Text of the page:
From the Fabricator: Gone but not Forgotten

This post is a special one; they’ll be no other news or links in it, so if anything breaks, I’ll share on next post or via social media. The goal of this post is to follow what the headline says,"Gone but not Forgotten." It dawned on me after Doug Nelson passed away a few weeks ago that we pay homage to the person who passes and then we move on—we rarely if ever look back and remember those folks who made a difference in our world. So, I decided that with this post I’d start to change that approach.

I want to look back at a few folks who are no longer with us and remind/educate the readers of what they did to advance our universe. They all played significant roles in the glass and glazing industry and while they may be gone; in my mind they are not and will not be forgotten.

I’m remembering two incredible technical guys, one manufacturers rep who set the bar very high and two fabrication leaders who left us a legacy that thankfully continues still today.

Greg Carney

Greg Carney is probably the one guy who’s no longer with us that still gets spoken about the most. So many folks at the trade level had deep and meaningful relationships with Greg that his name and memory are brought up on many occasions. Greg was the technical conscience of our industry. He was passionate about the products and the people and the approaches that were developed and perfected through the 90s. Many technical standards Greg led remain in place today. Personally, I miss him a ton; he was fun, unique and caring and was not afraid of the fight. I hope that we keep invoking his name and theories for many more years to come.

Lowell Rager

Lowell Rager was not as industry popular as Greg—not many people were—but Lowell was the personification of pure class. He was a technical mastermind and was a guy who saw the huge future of soft coat low-emissivity when so many of us were still trying to figure it out. He was ahead of pretty much every technical curve despite finishing his career for a company that only sold tinted glass. I just loved how cool Lowell would be under any condition. He deflected heavy compliments to him the same way he smoothly dealt with any jobsite complaints. He was class to the end.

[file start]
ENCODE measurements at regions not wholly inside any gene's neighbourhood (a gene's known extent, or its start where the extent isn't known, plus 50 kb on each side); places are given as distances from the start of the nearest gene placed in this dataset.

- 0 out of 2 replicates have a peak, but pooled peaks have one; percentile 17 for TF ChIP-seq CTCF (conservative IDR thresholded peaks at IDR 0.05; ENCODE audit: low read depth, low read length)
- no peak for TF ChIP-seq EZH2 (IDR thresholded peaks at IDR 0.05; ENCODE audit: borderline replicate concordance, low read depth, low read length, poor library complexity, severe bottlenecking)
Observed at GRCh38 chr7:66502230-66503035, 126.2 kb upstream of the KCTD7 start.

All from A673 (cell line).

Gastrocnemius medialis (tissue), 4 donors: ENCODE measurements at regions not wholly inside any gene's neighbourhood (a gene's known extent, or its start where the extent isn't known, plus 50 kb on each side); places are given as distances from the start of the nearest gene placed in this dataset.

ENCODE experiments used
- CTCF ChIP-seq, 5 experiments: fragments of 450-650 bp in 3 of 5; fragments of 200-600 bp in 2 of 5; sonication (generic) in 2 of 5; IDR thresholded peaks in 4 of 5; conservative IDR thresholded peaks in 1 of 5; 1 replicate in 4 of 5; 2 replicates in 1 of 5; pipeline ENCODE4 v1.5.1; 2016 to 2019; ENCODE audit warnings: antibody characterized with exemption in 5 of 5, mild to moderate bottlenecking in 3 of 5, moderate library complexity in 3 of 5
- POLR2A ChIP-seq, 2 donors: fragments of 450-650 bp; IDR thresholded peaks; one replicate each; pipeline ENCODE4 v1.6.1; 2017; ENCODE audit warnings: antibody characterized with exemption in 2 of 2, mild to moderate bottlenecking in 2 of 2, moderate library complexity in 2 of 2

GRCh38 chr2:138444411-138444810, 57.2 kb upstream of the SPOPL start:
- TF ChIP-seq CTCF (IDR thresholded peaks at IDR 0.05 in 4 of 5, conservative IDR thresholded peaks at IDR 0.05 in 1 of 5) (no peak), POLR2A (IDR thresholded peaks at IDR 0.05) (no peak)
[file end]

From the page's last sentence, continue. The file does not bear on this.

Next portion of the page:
Dave Helterbran

I saw Lindsay Price recently at the Texas Glass Association event and it immediately had me thinking about her dad Dave Helterbran. Dave was awesome. I knew Dave as one of the best manufacturers reps in the U.S., one that immediately added legitimacy to your product when he added it to his company’s line card. Every time I ran into him, he had a warm smile on his face and encouraging words, even if things weren’t going great. Dave battled and beat cancer and then somehow got the West Nile disease and beat that too. Eventually he couldn’t outrun the health issues but during that entire time, he kept plugging away and fighting. I’ll never forget that because I don’t think I’d have the strength to fight on the way Dave did. In addition Dave had massive fan club of people who really legitimately loved the guy and, honestly, I think the feeling was probably mutual.

Jim Dwyer and John Mammen

Last ones to mention this time around are fathers of two sons who to this day carry on the amazing class and style that their fathers were known for. I’m speaking of Jim Dwyer and John Mammen. Both were incredible people, top notch businessmen who did things the right way and they both brought sons into the business—John Dwyer and Syracuse Glass and Chris Mammen at M3 Glass Technologies—who are carrying on the same sincere approaches today. As an industry we are lucky that the lessons from Jim Dwyer and John Mammen are continuing and I am personally glad that I can call John and Chris friends of mine. 

In the end I wrote this because I don’t want these folks to be forgotten by the industry at large. There are others who may have passed that I did not mention, and there are quite a few industry titans on that list. Take a few minutes today and think about someone who passed who made a difference in our industry and do right by them. I know I am inspired to do so daily.

Thank you for reading through this non-traditional post, next week I’ll be back with my traditional insight and details.

Max Perilstein is founder of Sole Source Consultants, a consulting firm for the building products industry that specializes in marketing, branding, communication strategy and overall reputation management, as well as website and social media, and codes and specifications.

E-mail him at MaxP@SoleSourceConsultants.com. The opinions expressed here are those of the individual author and do not necessarily reflect those of the National Glass Association, Glass Magazine editors, or other glassblog contributors.

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